Controlling COVID19 infections is essential to prevent further damage to society and the collapse of health care systems.
PCR-based methods have been the gold standard testing approach for the first phase of this pandemic. However, low throughput, high costs and long processing times are limiting the efficiency of identifying infectious people. Recently established alternatives for SARS-CoV2 detection such as RT-LAMP can improve our current testing strategies and make large scale testing of society a reality. Additionally, reduced costs and accessible open-source reagents used in RT-LAMP have the potential to bring effective tools to suppress infection rates even to the most rural areas of the world.
qRT-PCR: Our most important weapon against COVID19 until now
The emergence of the novel SARS-CoV2 virus has turned our lives upside down. While we begin settling into a new “normal”, the recent spike of infections in Europe and all over the world are a stark reminder that this pandemic is far from over. However, advances in biomedical research over the last century equip us with tools that can help to reduce the duration of the pandemic or stop it in its tracks entirely. Several promising vaccine candidates are currently in phase III clinical trials and the probability of an efficient protection against COVID19 in the near future is high. However, once a safe and functional vaccine is found, the logistics involved in distributing this tool to all corners of the globe are highly complicated and large-scale immunisation of populations will require month if not years illustrating the need for the implementation of strategies that control infection numbers.
In the short term, therefore, our aim has to be the reduction of infection numbers by identifying virus carriers and isolating them from society for an appropriate time. Initially, the sole and most reliable method to test for infections was through detection of viral RNA from throat or nasal swaps by quantitative reverse transcription polymerase chain reaction (qRT-PCR), a standard molecular laboratory technique. However, high costs, expansive equipment, the low throughput, and the need for skilled personal make this detecting method inefficient on large scales. As governments around the globe desperately try to identify alternatives for testing patients or asymptomatic carriers, the biomedical community has stepped up and developed multiple alternatives that could make COVID19 testing more cost-effective, faster, and accessible than our current gold standard qRT-PCR.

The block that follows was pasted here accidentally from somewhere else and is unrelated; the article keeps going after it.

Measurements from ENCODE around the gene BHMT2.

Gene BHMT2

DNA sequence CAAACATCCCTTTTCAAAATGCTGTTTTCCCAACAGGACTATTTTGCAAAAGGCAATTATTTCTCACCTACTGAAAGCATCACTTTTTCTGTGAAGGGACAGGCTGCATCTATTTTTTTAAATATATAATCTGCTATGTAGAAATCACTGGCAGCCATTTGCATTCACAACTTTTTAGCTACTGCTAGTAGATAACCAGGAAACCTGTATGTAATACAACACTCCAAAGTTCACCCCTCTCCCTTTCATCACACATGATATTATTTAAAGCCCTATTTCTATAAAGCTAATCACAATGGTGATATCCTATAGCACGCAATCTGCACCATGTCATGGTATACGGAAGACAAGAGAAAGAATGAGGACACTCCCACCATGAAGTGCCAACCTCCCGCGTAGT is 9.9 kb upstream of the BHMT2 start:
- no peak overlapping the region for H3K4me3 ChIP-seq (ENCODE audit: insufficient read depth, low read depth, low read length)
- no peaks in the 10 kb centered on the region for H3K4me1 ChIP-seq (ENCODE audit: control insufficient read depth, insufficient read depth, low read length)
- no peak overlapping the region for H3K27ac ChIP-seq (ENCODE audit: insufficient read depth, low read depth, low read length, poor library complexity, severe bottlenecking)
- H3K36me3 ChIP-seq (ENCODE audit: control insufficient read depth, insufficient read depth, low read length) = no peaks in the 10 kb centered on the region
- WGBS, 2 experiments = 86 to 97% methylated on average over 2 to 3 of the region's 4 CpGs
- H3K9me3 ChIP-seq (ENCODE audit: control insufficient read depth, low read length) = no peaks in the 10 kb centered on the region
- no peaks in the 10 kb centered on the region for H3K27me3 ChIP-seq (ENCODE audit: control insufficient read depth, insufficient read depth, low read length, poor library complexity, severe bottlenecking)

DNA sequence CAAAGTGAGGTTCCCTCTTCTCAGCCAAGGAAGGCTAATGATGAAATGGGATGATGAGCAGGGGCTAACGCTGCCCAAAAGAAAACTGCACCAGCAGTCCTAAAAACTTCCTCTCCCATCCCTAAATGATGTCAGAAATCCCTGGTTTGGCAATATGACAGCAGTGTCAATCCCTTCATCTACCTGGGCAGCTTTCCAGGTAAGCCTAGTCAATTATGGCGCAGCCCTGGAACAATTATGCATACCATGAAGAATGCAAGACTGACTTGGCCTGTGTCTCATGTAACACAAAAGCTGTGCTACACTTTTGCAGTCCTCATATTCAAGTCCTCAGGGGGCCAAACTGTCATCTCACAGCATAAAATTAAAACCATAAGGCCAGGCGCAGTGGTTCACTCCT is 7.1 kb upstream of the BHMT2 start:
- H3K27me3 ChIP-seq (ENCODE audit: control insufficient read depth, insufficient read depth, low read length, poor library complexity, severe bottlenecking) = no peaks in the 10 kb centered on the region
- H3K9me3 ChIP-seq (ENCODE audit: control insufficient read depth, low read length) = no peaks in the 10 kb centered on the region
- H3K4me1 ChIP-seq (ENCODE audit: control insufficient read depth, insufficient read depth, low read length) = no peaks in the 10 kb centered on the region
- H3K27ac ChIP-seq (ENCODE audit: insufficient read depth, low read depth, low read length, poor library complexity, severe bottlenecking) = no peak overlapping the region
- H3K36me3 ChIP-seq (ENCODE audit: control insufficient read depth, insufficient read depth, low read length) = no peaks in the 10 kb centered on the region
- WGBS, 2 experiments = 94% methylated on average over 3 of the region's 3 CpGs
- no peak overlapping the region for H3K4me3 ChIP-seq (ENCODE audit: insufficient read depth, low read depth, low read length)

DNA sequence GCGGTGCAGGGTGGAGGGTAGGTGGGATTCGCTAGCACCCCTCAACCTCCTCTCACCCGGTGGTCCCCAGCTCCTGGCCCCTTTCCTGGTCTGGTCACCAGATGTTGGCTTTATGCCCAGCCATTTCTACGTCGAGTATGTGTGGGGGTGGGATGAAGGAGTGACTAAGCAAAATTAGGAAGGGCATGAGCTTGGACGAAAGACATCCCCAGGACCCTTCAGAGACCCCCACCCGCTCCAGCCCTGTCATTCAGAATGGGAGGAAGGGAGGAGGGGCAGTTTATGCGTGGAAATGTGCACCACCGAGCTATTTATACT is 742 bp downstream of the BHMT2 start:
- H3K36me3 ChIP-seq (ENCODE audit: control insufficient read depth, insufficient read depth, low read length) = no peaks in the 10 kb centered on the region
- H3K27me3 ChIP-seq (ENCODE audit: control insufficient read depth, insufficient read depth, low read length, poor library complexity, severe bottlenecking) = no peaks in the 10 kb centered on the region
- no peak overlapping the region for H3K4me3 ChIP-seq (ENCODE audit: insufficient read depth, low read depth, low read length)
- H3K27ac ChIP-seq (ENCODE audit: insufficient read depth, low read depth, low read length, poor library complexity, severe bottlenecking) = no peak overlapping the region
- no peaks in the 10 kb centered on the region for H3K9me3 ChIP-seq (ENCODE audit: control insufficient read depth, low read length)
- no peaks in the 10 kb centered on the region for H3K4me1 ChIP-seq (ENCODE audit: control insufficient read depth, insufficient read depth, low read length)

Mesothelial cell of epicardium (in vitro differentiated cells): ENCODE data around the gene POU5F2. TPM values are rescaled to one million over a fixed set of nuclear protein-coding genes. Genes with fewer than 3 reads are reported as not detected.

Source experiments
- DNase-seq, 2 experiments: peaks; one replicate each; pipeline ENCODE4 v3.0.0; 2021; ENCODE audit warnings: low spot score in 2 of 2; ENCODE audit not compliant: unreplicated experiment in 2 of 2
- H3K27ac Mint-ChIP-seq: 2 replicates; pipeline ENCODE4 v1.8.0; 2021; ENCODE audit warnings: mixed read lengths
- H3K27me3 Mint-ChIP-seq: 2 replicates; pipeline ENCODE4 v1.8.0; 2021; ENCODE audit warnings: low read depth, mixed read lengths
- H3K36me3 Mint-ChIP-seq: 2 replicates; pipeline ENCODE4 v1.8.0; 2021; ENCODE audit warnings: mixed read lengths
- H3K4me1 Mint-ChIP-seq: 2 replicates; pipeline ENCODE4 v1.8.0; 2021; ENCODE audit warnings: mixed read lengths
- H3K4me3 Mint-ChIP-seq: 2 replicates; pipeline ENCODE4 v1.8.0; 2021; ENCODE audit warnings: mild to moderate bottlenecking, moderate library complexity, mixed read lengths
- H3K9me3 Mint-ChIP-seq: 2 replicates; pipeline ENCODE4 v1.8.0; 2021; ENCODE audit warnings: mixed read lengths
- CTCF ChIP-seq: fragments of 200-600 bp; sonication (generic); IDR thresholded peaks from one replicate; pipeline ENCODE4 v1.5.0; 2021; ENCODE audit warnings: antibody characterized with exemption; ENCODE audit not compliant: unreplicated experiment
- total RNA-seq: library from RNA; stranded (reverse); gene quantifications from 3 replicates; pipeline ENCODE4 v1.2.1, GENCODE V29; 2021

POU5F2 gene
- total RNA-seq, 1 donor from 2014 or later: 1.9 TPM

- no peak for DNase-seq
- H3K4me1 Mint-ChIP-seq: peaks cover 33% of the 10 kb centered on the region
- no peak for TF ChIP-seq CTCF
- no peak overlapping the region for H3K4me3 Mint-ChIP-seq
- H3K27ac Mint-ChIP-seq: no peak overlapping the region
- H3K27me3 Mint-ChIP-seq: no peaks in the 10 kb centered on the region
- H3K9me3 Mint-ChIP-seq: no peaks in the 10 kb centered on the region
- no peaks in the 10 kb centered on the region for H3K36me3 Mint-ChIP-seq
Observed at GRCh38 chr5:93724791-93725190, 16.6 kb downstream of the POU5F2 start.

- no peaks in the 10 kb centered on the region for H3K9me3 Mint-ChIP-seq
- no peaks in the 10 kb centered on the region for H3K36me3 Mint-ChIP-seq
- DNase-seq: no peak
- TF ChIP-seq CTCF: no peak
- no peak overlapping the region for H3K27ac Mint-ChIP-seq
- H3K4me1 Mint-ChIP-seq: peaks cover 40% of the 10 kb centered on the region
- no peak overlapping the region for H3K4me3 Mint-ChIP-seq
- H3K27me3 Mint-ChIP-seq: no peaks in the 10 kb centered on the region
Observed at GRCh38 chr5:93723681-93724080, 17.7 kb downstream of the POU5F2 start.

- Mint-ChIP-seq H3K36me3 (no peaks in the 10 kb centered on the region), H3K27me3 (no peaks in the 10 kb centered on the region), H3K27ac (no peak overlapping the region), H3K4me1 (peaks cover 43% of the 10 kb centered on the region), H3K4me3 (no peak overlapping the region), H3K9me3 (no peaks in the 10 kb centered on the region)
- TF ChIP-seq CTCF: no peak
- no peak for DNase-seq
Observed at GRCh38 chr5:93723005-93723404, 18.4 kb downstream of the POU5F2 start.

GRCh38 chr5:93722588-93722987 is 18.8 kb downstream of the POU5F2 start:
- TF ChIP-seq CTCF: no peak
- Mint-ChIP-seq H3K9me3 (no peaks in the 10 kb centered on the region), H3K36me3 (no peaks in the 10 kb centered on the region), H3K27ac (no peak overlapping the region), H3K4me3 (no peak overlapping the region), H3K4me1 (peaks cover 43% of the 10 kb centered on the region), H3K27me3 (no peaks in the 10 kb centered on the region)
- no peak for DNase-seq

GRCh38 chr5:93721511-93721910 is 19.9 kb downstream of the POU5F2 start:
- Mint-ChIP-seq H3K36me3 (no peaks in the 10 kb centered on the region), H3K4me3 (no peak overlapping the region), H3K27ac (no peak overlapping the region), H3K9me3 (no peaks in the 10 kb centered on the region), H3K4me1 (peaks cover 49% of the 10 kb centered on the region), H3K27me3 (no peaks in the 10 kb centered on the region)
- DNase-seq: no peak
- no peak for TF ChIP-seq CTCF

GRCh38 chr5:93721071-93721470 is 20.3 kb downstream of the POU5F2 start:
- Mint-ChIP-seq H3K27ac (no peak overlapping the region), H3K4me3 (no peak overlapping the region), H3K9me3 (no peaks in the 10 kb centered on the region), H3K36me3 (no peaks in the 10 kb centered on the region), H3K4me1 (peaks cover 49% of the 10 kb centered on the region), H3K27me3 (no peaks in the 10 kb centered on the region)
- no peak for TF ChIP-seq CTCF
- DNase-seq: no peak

Novel testing approach could be a ‘game changer’
One example is the Loop-mediated isothermal amplification after reverse transcription (RT-LAMP) method, which relies on technology similar to qRT-PCR approaches but does not require high cost equipment such as thermal cyclers. Viral RNA extracted from patients is converted into single stranded DNA by an engineered reverse transcriptase and massively amplified by DNA polymerases. In contrast to qRT-PCR, this method can be performed at a constant temperature, making it much more attractive for less specialised laboratories lacking appropriate facilities. Additionally, determining positive results relies on a colour change observable by eye rather than precise measurements of qRT-PCR machines (Figure 1).
This simple but highly sophisticate method has several advantages: it allows for high throughput testing with minimal lab equipment and is much cheaper compared to PCR-based methods (< 2 USD/sample for commercially available RNA extraction and RT-LAMP reagents). Additionally, the short reaction time of approximately 30min allows greatly reduced turnaround times for a high number of samples. qRT-PCR -based detection methods require the purification of viral RNA, which is costly, requires again special equipment, and is time consuming. Recent advances of RT-LAMP enable the use of patient samples without RNA purification as input material, further reducing cost and testing time. The simple workflow of RT-LAMP in comparison to qRT-PCR could enable large-scale testing in care homes, schools, and at airports without the need for expansive reagents and equipment making COVID-19 testing accessible for everyone at any time.
Figure 1: A sensitive, robust RT-LAMP assay compatible with crude patient samples.